Wednesday, 10 December 2014

#PhD sharing #online and #MOOC #research instruments

The last couple of months I have been hammering away with data. Trying to collect meaningful answers to the question: "how do experienced online learners determine what they want to learn and how?". Well, the research question sounds a bit more formal, but I like the question this way. This central research question came out of the results from a pilot study which I planned during the first closed beta courses of FutureLearn. The pilot study is in part described in my probation report, which I uploaded in academia and can be found here. The probation report is a report you need to submit to UK based universities to proof that you are PhD material, and that you have been working on research with academic rigor and good progress for approximately 10 months.

And to add to my PhD journey, I will share the first research instruments used for my main study via this blogpost, see below. More instruments or details will follow as I proceed.

sub-questions to build narrative towards answers to the central research question
In order to get answers to the central research question mentioned above, I divided the central research question into five sub-questions, which will hopefully give an idea of the elements I investigated to come to a more complete answer:
1. What are the MOOC participants learning objectives?
2. What are the actions undertaken by the learner to attain self-determined learning goals?
     a. Who do learners connect to in order to learn?
     b. Which technologies do learners use (devices, tools and resources)?
     c. Do they mediate that learning with others or other technologies in order to add it to their learning? If so,          how?
3. What makes a MOOC learner reach further to find an answer to their learning, or what is the point beyond which they think it is not worth the effort to reach an answer for their learning objective?
4. Did emergent learning happen resulting in unexpected learning outcomes?

Quick overview of the methodology

This main study gathered Self-Determined Learning (SDL) experiences from experienced, online learners while they are enrolled in a FutureLearn course. The research consisted of three phases, leading up to conclusions on SDL in FutureLearn courses.

  •  Phase 1 – expectations: gathering expectations of the participants enrolled in FutureLearn course via an online survey
  • Phase 2 – experiences: collecting learning logs in which the participants are asked to describe two learning episodes every other week for the duration of the course
  • Phase 3 – reflections: interviewing the participants (one-on-one) taking part in the study via structured interviews looking into the differences between their expectations and actual perceptions on their SDL as they were participating in the FutureLearn course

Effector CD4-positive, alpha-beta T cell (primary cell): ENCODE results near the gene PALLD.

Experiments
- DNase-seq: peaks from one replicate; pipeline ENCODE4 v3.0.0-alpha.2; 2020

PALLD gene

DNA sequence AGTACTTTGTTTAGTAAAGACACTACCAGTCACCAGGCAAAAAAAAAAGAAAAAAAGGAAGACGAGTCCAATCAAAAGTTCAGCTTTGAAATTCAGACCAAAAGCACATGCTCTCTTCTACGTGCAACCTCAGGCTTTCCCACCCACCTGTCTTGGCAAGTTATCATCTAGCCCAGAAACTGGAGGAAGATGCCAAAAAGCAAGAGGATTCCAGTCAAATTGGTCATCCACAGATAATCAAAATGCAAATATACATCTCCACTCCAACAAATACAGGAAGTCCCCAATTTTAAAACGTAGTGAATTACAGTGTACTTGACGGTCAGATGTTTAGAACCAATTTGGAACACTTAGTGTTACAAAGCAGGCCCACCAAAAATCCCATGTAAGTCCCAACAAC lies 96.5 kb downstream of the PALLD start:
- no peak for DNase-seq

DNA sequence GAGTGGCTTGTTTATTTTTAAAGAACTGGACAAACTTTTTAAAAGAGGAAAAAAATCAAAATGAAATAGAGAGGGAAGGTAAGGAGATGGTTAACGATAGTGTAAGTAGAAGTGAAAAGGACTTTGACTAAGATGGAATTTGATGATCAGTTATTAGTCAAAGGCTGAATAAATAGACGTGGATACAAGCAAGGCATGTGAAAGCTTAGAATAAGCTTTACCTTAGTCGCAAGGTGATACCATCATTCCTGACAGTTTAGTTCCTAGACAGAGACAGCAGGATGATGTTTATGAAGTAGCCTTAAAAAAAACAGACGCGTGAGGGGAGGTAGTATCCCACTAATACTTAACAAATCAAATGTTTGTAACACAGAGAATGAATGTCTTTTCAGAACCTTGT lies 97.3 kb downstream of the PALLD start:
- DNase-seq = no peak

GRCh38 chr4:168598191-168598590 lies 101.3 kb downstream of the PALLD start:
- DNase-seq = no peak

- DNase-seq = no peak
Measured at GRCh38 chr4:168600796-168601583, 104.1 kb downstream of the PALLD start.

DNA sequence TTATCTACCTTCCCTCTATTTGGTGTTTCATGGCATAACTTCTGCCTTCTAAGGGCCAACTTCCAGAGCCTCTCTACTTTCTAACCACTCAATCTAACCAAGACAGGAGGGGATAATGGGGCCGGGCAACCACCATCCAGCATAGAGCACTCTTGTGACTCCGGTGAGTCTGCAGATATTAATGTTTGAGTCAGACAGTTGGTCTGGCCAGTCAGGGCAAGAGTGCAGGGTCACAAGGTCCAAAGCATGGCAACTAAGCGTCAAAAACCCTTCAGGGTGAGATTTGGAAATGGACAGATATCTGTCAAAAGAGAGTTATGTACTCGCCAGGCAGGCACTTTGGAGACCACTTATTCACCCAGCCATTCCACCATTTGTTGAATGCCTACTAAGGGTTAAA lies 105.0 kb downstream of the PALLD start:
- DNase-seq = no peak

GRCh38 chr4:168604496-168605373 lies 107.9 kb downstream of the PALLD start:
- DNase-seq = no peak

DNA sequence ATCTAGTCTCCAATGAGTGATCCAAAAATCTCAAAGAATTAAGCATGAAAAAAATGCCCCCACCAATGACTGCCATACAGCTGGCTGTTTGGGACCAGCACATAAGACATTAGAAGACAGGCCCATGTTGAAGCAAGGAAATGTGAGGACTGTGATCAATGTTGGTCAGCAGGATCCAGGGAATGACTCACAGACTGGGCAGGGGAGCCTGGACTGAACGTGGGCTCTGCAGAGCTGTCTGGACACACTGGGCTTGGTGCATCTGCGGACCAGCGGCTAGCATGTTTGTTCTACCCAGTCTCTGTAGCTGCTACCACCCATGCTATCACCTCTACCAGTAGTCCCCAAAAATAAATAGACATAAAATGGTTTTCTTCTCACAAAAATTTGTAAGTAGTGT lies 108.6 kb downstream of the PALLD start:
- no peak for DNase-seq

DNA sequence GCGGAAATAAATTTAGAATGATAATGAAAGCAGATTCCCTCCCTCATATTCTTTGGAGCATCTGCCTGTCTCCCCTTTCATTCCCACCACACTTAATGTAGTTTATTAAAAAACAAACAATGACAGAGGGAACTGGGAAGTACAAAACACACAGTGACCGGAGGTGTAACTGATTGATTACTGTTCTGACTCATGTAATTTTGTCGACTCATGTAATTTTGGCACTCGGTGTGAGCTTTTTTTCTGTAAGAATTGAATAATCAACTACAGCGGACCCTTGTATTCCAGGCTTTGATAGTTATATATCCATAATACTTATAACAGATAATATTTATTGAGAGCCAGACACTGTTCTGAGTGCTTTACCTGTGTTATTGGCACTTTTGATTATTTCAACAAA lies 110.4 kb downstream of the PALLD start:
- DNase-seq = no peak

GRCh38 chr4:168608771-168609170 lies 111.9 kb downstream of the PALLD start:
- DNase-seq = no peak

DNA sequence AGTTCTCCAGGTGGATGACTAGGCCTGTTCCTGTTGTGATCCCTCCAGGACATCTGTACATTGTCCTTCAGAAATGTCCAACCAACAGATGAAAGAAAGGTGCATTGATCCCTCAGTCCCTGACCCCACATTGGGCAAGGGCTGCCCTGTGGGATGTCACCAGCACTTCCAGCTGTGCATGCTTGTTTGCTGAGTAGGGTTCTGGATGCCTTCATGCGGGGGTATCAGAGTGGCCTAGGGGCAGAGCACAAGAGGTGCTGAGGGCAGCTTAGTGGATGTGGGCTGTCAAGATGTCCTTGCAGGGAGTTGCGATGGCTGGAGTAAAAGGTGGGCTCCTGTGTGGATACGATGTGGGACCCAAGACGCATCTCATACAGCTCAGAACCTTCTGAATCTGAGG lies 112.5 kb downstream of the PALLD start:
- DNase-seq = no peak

The FutureLearn research participants were volunteers selected from those taking part in one of three specific FutureLearn courses. The selection was based on their prior online learning experience (which could be online learning in general, self-taught learning while using the web, MOOC, mobile learning... but they needed to be online and engaged in some kind of learning for over 3 years). 

The pre-course survey questions
For phase 1 just a couple of questions were asked. The aim of the questions was to get an idea of the motivation of the participants for enrolling in that particular course, as well as to allow me to double check their previous online learning experience. 

1.       What is your prior online learning experience? (Multiple choice: no prior experience, 1 year or less online learning experience, less than 3 years online learning experience, less than 5 years online experience, more than 5 years online learning)?
2.       What type of online learning do you have experience with? (Multiple answer: MOOC, online learning, distance education course, learning experience by self-organised learning to stay on top of my field of interest, learning online from my network, self-taught online learning on random subjects, other)
3.       What is your reason for registering for this particular course (Multiple answer: professional interest, personal interest, learning need, other)?
4.       What do you expect to get out of this course? (Open question)

Although you will not find questions related to demographics here, these were in fact provided to all FutureLearn participants as part of the overall pre-course FutureLearn course survey. And I certainly did not want to double up with the survey the participants already filled in (in the past I found that saving time is essential for willingness to participate). 

Learning log template used
In phase 2 the learning log templates were the most important research instrument used in the process of this research study. All the participants were asked to fill in the learning log template at bi-weekly intervals, and to provide two templates for each 'learning log week'. The reason for pacing the learning log frequency, was again to save time for the research participants, yet at the same time get insight in their learning process. I only asked them to start filling in the learning logs from week 2 of the course, as past research into MOOC dynamics showed that from week 2 there is a significant drop in participation from curiosity based participants and at the same time an increase of participation from active participants. 

For those interested in having a look at the learning log template, have a look at this academia upload here. The learning log template consists of open and closed questions, allowing me to find quantitative as well as qualitative data.